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An autologous colonic organoid-derived monolayer model to study immune

An autologous colonic organoid-derived monolayer model to study immune: bacterial interactions in Crohn's disease patients.

Hamish CK Angus, Paulo CM Urbano, Gemma A Laws, Shijun Fan, Safina Gadeock, Michael Schultz, Grant Butt, Andrew J Highton, Roslyn A Kemp

Published in Aug 2022, Clinical & translational immunology.


Objectives Crohn's disease (CD) initiation and pathogenesis are believed to involve an environmental trigger in a genetically susceptible person that results in an immune response against commensal gut bacteria, leading to a compromised intestinal epithelial barrier and a cycle of inflammation. However, it has been difficult to study the contribution of all factors together in a physiologically relevant model and in a heterogenous patient population.

Methods We developed an autologous colonic monolayer model that incorporated the immune response from the same donor and a commensal bacteria, Faecalibacterium prausnitzii. Two-dimensional monolayers were grown from three-dimensional organoids generated from intestinal biopsies, and the epithelial integrity of the epithelium was measured using transepithelial electrical resistance. We determined the effect of immune cells alone, bacteria alone and the co-culture of immune cells and bacteria on integrity.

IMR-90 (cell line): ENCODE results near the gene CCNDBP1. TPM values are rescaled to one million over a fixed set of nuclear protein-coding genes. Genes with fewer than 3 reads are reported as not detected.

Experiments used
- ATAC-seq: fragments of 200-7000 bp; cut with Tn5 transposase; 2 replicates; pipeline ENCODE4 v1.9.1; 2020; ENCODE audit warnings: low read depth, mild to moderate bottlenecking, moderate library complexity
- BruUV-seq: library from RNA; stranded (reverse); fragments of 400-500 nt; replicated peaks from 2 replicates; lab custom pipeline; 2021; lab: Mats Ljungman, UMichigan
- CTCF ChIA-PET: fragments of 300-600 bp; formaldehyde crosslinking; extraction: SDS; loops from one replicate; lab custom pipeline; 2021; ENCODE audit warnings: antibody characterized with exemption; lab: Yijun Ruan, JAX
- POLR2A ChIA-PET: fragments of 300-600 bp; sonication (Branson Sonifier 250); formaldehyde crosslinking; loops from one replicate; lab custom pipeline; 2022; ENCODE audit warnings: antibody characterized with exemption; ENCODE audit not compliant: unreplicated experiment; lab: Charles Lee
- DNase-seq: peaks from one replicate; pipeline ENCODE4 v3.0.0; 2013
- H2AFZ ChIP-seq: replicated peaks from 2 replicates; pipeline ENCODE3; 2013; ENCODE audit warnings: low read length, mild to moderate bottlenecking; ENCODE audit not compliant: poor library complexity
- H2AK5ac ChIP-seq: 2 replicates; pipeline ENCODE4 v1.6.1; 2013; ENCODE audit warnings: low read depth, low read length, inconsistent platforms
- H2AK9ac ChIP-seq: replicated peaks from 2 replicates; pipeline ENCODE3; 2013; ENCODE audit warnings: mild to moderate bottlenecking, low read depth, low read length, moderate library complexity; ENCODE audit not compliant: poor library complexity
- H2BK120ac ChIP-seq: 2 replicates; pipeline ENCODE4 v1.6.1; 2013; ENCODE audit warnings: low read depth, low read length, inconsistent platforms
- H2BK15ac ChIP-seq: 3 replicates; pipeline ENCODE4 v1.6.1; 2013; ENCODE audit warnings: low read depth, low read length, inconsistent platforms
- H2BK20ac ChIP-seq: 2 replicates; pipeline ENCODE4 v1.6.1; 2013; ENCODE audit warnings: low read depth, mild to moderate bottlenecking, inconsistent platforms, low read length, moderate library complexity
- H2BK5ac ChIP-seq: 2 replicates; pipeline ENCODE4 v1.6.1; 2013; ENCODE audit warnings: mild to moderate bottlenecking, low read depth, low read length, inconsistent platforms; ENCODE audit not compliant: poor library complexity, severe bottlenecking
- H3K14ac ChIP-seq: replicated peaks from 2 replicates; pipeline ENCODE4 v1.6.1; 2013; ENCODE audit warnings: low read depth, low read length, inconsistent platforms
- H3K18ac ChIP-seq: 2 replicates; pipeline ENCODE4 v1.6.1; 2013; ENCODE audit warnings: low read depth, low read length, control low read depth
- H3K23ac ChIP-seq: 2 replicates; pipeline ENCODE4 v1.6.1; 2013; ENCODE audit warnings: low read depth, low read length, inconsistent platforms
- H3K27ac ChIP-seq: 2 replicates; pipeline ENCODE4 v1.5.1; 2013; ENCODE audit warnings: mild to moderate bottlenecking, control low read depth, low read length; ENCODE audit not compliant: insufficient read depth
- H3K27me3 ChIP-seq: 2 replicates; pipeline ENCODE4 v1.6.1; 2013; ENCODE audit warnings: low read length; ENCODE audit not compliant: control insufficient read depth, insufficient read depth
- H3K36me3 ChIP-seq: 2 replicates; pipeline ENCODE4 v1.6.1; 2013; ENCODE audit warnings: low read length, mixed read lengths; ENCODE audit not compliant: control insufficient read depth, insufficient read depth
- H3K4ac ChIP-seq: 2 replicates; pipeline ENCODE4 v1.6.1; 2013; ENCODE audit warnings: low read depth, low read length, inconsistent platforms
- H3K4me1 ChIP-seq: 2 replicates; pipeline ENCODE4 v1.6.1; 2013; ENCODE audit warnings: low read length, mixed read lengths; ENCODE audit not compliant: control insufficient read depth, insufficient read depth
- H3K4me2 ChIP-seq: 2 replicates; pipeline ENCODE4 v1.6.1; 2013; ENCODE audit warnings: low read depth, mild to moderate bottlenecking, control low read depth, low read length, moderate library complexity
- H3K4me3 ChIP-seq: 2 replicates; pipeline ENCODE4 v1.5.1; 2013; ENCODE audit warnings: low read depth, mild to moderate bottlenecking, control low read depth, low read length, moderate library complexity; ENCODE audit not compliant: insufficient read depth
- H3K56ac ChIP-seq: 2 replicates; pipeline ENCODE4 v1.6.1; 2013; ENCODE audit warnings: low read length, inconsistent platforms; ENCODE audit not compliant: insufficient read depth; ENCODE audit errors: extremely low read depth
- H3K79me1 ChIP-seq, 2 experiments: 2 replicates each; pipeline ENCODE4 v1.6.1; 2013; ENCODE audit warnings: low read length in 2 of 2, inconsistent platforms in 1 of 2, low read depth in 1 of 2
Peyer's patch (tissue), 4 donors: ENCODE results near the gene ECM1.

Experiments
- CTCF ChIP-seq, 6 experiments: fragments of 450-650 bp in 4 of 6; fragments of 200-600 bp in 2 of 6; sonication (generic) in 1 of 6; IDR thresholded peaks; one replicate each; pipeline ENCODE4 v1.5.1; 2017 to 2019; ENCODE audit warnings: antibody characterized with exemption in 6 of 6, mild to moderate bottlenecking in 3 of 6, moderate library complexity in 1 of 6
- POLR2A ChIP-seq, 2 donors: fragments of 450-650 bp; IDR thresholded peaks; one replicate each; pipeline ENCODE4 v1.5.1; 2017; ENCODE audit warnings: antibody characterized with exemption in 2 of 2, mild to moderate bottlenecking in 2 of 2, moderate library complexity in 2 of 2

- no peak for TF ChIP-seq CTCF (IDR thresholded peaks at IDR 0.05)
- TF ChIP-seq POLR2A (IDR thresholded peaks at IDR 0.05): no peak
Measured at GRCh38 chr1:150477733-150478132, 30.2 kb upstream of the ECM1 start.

Results Monolayers derived from CD donors had impaired epithelial integrity compared to those from non-inflammatory bowel disease (IBD) donors. This integrity was further impaired by culture with bacteria, but not immune cells, despite a higher frequency of inflammatory phenotype peripheral T cells in CD donors. Variability in epithelial integrity was higher in CD donors than in non-IBD donors.

Conclusion We have developed a new autologous model to study the complexity of CD, which allows for the comparison of the barrier properties of the colonic epithelium and the ability to study how autologous immune cells directly affect the colonic barrier and whether this is modified by luminal bacteria. This new model allows for the study of individual patients and could inform treatment decisions.


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